The Tension Displayed in W.B Yeats’ Poetry
When one hears the name ‘Yeats’, one most likely thinks of the man many consider to be Ireland’s greatest ever poet. However, if you were to ask these poets to discuss their favourite aspects of his poetry, I am sure that the response would amount to little more than some ‘umming’ and ‘errring’ and the occasional ‘his alliteration’ from those who remember their days at school. I must admit, I was the same before I began studying his work. Now, however, I consider myself well versed on the subject of Yeats’ poetry.
I can identify, as many others can, with his longing to escape the pressures of civilisation and with his desire to possess the courage his heroes did. Above all, I can identify with his wish for an ideal world. Quite frankly, Yeats was a bitter, arrogant and cynical man who, despite his riches and comfortable lifestyle, never seemed happy.
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An Anglo-Irish descendant, he spent part of his childhood in England, before returning to Dublin for the later part of his education. He was greatly influenced by Maud Gonne, his unrequited lover, and Lady Augusta Gregory, an old friend of his.
Yeats spent his life moaning about the problems with the modern world and with his own body. He longed to escape to his ideal world, where he could be young and carefree once again, and be free of the pressures that so irritated him during his life. Many themes are evident throughout Yeats’ work. He displays themes of nature, pacifism and of immortality through art. However, the most visible theme presented in his work is his desire to live in the ideal world. The manner in which his poetry is driven by a tension between the real world in which he lives and his ideal world he imagines is fascinating.
The late great Seamus Heaney (another personal favourite) described Yeats as ‘a dreamer, an idealist’. It is hard to disagree with him. Perhaps the clearest example of Yeats’ ideal world is shown in one of his most well-known poems, ‘The Lake Isle of Innisfree’. This popular poem is, in comparison to some of his other work, softly written. It is less a condoning of London, where he was based at the time, and more of a tale of the beauty of Innisfree. Yeats chooses to contrast the dull, grey city life with the vibrant life one can obtain by living in isolation on the isle.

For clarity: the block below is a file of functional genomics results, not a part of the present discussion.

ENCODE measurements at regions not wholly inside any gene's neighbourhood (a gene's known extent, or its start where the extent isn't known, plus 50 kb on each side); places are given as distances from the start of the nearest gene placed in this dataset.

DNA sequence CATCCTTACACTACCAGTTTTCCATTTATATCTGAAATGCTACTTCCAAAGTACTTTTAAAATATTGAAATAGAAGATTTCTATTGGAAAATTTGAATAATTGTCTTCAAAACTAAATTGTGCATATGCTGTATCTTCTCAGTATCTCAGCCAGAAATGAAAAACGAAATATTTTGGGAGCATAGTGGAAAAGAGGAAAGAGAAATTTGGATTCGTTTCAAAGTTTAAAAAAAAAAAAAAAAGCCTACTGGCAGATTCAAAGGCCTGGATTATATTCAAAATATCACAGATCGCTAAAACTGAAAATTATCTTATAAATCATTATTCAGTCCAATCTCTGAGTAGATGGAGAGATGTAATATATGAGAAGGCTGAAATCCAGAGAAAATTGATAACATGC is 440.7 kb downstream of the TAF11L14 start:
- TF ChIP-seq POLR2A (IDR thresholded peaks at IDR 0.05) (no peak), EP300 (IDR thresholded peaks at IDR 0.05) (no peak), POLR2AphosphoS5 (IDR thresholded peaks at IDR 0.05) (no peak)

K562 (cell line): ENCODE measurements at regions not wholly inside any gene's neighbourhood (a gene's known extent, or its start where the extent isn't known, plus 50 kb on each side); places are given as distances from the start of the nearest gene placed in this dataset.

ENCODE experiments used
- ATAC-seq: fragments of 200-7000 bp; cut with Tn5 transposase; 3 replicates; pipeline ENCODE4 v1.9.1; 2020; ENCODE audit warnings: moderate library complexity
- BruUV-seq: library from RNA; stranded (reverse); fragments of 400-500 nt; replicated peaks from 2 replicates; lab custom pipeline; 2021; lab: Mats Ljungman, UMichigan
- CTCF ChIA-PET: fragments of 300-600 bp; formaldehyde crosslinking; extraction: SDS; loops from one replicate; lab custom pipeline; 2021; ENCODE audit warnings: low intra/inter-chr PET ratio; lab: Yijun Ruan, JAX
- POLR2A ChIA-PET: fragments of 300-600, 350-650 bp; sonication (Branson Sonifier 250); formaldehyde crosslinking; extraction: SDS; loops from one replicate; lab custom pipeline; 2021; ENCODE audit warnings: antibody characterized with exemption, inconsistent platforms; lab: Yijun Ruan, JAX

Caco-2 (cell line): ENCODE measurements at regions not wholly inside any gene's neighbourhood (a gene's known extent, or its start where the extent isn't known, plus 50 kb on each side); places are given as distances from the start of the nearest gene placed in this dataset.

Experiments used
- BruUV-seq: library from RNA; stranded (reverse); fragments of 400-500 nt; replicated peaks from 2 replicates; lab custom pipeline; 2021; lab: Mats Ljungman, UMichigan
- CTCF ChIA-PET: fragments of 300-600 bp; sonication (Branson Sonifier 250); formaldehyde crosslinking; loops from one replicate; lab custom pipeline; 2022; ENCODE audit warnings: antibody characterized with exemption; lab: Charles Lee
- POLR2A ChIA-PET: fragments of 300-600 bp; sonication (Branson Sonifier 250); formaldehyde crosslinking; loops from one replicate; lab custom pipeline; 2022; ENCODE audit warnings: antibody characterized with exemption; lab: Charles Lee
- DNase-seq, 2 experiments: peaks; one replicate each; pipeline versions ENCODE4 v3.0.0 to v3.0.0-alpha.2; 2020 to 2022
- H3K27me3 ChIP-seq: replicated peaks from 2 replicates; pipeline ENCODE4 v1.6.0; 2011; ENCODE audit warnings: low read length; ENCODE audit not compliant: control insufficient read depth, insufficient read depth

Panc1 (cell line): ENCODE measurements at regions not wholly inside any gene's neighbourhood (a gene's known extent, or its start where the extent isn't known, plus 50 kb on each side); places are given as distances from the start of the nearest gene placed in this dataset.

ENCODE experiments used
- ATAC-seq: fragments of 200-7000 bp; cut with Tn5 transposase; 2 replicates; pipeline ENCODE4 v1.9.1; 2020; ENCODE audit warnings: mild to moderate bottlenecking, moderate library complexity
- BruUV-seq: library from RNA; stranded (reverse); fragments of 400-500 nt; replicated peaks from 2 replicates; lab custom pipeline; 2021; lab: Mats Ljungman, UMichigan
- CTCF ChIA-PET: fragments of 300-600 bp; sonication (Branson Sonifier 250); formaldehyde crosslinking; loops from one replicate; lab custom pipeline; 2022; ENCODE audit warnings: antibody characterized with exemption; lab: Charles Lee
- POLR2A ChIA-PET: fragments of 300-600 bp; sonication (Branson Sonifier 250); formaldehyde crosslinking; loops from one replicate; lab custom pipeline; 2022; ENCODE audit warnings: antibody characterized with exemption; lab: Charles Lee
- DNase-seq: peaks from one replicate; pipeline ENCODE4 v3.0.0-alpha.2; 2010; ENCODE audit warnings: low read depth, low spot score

He repeats the phrase ‘I will arise and go now’ to great effect in this poem. He wants to go, to escape, to be at one with the world of nature by the lake. He is fed up of London and longs to escape again. There, he can build a small cabin ‘of clay and wattles made’. He will have ‘nine bean rows’ and ‘a hive for the honey bee’. Already, one can see why Yeats desires to live here. What he is describing is beautiful, vibrant, and alive with colour and life. At the same time, he will have ‘some peace there’, which he will have ‘from the veils of the morning to where the cricket sings’.
Yeats continues to describe his ideal world when he uses alliteration, assonance, sibilance, onomatopoeia and rhythmic metre in one single line, ‘I hear lake water lapping by the shore’. This is the most descriptive line in the poem. I completely identify with what Yeats is saying here. The imagery he uses is magnificent. This comes in sharp contrast to the ‘roadway’ and ‘pavements grey’ he is currently standing on. He realises he cannot go to his ideal world; he must stay, and like everyone else, deal with the pressures of civilisation. He hates the world he lives in, and loves Innisfree.
The tension is again evident here. In my opinion, Yeats is simply describing the dream of millions in this poem. We all want to escape to this ideal world (I know I do! ) but we can’t. One has to look on a deeper level to find the ideal world in ‘The Wild Swans at Coole’. It is not presented to us in the most orthodox manner, it has to be said. However, through the theme of time passing, we can find Yeats’ ideal world. It is, quite simply, a world where Yeats is young and carefree once again. He stands at the lake edge at Coole Park and counts ‘nine and fifty swans’.
Unfortunately for Yeats, swans travel in pairs. This means that a swan has died; they are no longer the sixty they used to be. Time has passed; age has crept up on Yeats and the swans. Despite the fact that they appear immortal, even the swans have fallen victim to time. If the swans cannot withstand time, what chance has Yeats? It is now ‘the nineteenth autumn since I first made my count’. He admits that ‘all’s changed since I trod with a lighter tread’. He is no longer youthful and energetic; he is getting old and weary. His ideal world would to be one of ‘those brilliant
creatures’ who are ‘unwearied still’. ‘Their hearts have not grown old’, unlike Yeats’. As he gets older, his creativity is also in decline. He worries that ‘the woodland paths are dry’, a metaphor for his concern that his reservoir of literary genius is drying up. Once again, the tension is evident. If only he were young once more, but he is not. He isn’t now and he never will be, and Yeats cannot stand this. For me, I found it difficult to discover the ideal world in ‘An Irish Airman Foresees His Death’. Eventually however, by looking deep into the meaning of the poem, I was able to find this ideal world.
It links strongly to the other two poems I will discuss, ‘September 1913’ and ‘Easter 1916’. It is here that Yeats first outlines his admiration of courage. Through the theme of escapism once again portrayed, Yeats discusses the boldness and determination of Major Robert Gregory, son of Lady Augusta. He fought and died in World War I, however the irony here is that Gregory died a hero’s death in a war he didn’t care for. ‘Those that I fight I do not hate, those that I guard I do not love’. Why, then, did Gregory fight ‘somewhere among the clouds above’?